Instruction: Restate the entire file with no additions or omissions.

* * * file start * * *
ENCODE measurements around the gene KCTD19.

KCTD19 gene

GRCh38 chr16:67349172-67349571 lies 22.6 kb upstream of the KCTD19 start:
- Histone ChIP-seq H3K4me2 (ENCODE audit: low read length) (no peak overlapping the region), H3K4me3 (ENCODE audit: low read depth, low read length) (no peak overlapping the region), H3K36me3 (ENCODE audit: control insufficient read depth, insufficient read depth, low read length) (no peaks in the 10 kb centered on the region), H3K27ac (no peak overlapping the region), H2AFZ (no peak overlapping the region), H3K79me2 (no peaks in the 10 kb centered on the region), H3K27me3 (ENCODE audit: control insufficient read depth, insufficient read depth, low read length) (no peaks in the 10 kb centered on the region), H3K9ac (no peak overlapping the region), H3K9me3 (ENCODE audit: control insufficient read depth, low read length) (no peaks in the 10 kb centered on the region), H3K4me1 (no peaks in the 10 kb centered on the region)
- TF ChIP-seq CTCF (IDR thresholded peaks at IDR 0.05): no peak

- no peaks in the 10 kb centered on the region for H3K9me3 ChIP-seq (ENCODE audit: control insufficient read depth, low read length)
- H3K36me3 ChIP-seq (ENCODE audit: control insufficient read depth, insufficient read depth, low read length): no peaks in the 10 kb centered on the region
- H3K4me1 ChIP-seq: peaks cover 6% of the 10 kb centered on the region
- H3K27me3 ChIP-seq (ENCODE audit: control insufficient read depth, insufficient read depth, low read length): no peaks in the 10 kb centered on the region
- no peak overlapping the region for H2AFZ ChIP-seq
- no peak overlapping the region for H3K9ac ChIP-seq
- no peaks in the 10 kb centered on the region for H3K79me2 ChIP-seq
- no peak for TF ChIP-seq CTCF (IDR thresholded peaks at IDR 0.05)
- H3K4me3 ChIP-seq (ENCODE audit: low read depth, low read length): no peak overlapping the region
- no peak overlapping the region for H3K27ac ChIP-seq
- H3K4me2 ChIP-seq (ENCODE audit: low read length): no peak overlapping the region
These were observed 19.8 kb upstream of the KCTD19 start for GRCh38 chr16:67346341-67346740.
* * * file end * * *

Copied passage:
ENCODE measurements around the gene KCTD19.

KCTD19 gene

GRCh38 chr16:67349172-67349571 lies 22.6 kb upstream of the KCTD19 start:
- Histone ChIP-seq H3K4me2 (ENCODE audit: low read length) (no peak overlapping the region), H3K4me3 (ENCODE audit: low read depth, low read length) (no peak overlapping the region), H3K36me3 (ENCODE audit: control insufficient read depth, insufficient read depth, low read length) (no peaks in the 10 kb centered on the region), H3K27ac (no peak overlapping the region), H2AFZ (no peak overlapping the region), H3K79me2 (no peaks in the 10 kb centered on the region), H3K27me3 (ENCODE audit: control insufficient read depth, insufficient read depth, low read length) (no peaks in the 10 kb centered on the region), H3K9ac (no peak overlapping the region), H3K9me3 (ENCODE audit: control insufficient read depth, low read length) (no peaks in the 10 kb centered on the region), H3K4me1 (no peaks in the 10 kb centered on the region)
- TF ChIP-seq CTCF (IDR thresholded peaks at IDR 0.05): no peak

- no peaks in the 10 kb centered on the region for H3K9me3 ChIP-seq (ENCODE audit: control insufficient read depth, low read length)
- H3K36me3 ChIP-seq (ENCODE audit: control insufficient read depth, insufficient read depth, low read length): no peaks in the 10 kb centered on the region
- H3K4me1 ChIP-seq: peaks cover 6% of the 10 kb centered on the region
- H3K27me3 ChIP-seq (ENCODE audit: control insufficient read depth, insufficient read depth, low read length): no peaks in the 10 kb centered on the region
- no peak overlapping the region for H2AFZ ChIP-seq
- no peak overlapping the region for H3K9ac ChIP-seq
- no peaks in the 10 kb centered on the region for H3K79me2 ChIP-seq
- no peak for TF ChIP-seq CTCF (IDR thresholded peaks at IDR 0.05)
- H3K4me3 ChIP-seq (ENCODE audit: low read depth, low read length): no peak overlapping the region
- no peak overlapping the region for H3K27ac ChIP-seq
- H3K4me2 ChIP-seq (ENCODE audit: low read length): no peak overlapping the region
These were observed 19.8 kb upstream of the KCTD19 start for GRCh38 chr16:67346341-67346740.